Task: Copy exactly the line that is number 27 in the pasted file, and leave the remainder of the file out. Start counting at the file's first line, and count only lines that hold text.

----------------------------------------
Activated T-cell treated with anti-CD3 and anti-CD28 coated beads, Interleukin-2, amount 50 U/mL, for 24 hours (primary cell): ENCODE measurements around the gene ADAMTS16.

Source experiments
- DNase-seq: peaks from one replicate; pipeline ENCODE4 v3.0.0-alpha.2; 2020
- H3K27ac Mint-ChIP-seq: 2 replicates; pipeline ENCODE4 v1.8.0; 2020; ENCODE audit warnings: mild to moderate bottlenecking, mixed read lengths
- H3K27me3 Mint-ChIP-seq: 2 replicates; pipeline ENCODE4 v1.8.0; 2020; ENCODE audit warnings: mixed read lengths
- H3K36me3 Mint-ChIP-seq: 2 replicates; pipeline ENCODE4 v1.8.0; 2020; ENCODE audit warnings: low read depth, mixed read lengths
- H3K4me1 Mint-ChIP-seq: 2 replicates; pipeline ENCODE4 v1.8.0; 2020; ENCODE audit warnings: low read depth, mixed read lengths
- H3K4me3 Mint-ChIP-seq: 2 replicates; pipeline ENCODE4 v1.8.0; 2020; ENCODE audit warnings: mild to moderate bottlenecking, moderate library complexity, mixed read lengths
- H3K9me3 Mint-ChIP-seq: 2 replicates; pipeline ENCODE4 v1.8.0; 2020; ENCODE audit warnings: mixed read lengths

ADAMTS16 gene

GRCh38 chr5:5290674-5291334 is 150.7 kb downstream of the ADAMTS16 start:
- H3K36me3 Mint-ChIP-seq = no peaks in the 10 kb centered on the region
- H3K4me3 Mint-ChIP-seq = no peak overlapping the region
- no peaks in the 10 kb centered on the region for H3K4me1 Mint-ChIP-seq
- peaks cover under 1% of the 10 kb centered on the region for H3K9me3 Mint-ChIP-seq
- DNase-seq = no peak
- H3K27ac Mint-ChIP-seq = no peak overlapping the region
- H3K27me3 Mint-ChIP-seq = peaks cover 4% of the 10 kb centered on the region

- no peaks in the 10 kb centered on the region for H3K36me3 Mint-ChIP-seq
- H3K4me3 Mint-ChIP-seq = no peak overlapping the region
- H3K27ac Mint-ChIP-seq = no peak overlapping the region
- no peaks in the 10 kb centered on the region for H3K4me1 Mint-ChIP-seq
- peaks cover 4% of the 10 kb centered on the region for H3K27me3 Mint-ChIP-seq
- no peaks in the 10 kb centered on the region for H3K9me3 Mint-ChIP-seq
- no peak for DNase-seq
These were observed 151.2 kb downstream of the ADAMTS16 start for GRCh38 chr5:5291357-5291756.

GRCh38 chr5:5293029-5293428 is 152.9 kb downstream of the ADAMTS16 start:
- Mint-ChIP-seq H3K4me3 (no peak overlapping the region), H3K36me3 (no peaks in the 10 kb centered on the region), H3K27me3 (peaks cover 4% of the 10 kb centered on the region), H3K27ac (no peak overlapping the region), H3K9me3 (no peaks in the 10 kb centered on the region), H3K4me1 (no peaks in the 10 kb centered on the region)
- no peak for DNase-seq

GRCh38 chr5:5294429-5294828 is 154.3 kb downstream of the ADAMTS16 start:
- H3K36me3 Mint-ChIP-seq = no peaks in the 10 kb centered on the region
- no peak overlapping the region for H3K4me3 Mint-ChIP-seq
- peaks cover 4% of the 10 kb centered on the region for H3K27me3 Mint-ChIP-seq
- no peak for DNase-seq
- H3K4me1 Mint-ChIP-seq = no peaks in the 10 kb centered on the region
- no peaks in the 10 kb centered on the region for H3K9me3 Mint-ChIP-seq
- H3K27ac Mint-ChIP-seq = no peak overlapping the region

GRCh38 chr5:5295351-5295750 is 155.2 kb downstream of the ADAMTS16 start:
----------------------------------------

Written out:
GRCh38 chr5:5293029-5293428 is 152.9 kb downstream of the ADAMTS16 start: